According to a survey of nearly 13,000 business leaders entitled "Regional Risks for Doing Business 2019," cyberattacks are the leading risk for business executives in the United States, Canada, and Europe. Cyberattacks are the second biggest risk for executives across the world.
The survey asked leaders to select "the five global risks that you believe to be of most concern for doing business in your country within the next 10 years" from a list of 30 options.
Cyberattacks also came in second on the survey's list of the top 10 business risks of highest concern globally, with "data fraud or theft" coming in seventh.
The top five business risks in the U.S., according to the survey, are: 1. cyberattacks; 2. data fraud or theft; 3. terrorist attacks; 4. critical information infrastructure breakdown; and 5. failure of critical infrastructure.
The survey was published by the World Economic Forum. Emilio Granados-Franco, head of Global Risks and Geopolitical Agenda at the World Economic Forum, said, "…cyber-threats remain a major risk due to their rapid evolution and increasingly disruptive potential." L.S. Howard "Cyber-Attacks Named as Top Business Risk in U.S., Canada and Europe, by WEF Survey" insurancejournal.com (Oct. 01, 2019).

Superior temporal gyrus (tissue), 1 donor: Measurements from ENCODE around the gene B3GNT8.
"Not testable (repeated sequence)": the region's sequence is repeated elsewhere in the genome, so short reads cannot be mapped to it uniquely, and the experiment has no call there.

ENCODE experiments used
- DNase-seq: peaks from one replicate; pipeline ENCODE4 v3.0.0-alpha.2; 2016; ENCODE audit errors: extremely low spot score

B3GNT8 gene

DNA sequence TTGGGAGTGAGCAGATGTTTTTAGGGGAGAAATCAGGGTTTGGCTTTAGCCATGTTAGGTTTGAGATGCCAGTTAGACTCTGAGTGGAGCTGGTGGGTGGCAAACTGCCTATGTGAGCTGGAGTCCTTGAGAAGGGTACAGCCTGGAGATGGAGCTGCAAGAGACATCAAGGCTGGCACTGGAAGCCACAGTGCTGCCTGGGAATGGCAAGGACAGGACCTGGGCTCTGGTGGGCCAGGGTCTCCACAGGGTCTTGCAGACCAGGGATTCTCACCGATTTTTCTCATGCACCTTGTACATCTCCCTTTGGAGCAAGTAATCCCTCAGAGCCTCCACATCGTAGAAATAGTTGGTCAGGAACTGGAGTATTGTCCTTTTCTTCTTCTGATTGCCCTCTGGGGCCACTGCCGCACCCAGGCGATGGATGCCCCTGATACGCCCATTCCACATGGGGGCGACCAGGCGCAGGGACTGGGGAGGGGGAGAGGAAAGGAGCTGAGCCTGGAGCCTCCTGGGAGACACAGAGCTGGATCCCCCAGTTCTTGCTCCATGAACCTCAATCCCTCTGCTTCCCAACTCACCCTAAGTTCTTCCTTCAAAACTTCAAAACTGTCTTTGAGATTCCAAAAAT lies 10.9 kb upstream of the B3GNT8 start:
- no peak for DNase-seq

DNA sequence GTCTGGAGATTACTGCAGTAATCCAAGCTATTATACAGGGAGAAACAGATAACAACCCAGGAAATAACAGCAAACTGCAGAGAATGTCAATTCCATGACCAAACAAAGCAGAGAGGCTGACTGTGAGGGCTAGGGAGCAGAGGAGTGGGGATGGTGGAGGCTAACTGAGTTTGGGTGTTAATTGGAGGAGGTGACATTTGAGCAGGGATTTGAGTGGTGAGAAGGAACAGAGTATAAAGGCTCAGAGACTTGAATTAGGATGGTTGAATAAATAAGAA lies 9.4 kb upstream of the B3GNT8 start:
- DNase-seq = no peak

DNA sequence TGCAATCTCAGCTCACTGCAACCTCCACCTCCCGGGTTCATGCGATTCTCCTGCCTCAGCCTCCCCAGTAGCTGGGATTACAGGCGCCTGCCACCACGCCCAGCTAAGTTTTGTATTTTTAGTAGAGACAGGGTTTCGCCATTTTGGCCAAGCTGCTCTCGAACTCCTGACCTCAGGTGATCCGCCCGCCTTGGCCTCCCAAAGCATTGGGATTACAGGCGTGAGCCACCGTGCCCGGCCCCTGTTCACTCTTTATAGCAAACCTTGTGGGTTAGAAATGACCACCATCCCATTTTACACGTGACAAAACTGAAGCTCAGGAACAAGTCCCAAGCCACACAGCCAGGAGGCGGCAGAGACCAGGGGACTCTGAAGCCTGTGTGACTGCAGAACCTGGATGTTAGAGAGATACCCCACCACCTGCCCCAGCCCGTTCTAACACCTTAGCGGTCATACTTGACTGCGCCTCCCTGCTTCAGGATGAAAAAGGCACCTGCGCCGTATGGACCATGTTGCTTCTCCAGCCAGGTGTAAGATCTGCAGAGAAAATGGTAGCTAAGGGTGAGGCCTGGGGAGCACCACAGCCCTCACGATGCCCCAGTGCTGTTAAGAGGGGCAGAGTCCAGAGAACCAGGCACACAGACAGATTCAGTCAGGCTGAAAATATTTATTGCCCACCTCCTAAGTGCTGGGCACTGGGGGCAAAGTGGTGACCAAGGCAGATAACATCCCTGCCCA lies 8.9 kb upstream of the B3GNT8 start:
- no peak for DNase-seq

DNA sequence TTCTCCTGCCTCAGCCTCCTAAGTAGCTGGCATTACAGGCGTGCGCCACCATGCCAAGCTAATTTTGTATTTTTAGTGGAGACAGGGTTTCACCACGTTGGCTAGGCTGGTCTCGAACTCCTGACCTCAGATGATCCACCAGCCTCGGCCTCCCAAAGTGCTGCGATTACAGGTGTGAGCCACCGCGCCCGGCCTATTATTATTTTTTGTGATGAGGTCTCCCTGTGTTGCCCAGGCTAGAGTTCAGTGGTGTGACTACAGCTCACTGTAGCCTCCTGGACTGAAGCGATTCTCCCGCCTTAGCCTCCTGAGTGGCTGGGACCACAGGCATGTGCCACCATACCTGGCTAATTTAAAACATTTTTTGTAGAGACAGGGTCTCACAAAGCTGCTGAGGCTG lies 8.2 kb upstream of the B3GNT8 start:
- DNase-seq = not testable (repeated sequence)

The first step that any organization should take to address the risk of cyberattacks and data theft is to conduct a cybersecurity risk assessment. This assessment will help you understand where you are vulnerable and in what areas of cybersecurity you need to improve to stay protected.
A customized risk assessment is essential because your needs will depend on your business activities and areas of exposure.
If your internal information technology team is not equipped to conduct a cybersecurity risk assessment, hire a skilled third-party cybersecurity consultant to do so. Your assessment must include a plan of action that identifies areas where your employees need training, how to keep employee email platforms secure, and how to protect your organization's information and data.
The U.S. government provides several tools to help businesses conduct a cybersecurity risk assessment. These tools can be helpful in the short term to shore up any immediate gaps while you wait for the results of a more in-depth assessment. They they should not replace a full cybersecurity risk assessment conducted by your IT team or a skilled consultant. However, if your organization does not have the means to conduct an assessment in the near future, these tools could serve as a stop-gap until you are able.
The Federal Trade Commission's Cyberplanner can help small businesses create customized cybersecurity plans. The Cyberplanner can be found online at https://www.fcc.gov/cyberplanner.
The U.S. Department of Homeland Security's Cyber Resilience Review evaluates your organization's "operational resilience and cybersecurity practices." Organizations may hire DHS cybersecurity professionals to conduct an on-site assessment. Learn more at https://www.us-cert.gov/resources/assessments.
Finally, Homeland Security provides other assessment tools that can either be performed in-house or by DHS cybersecurity professionals, including Cyber Hygiene: Vulnerability Scanning; Phishing Campaign Assessment (PCA); Risk and Vulnerability Assessment (RVA); and Validated Architecture Design Review (VADR). Read more about each of these types of assessments at https://www.us-cert.gov/resources/ncats.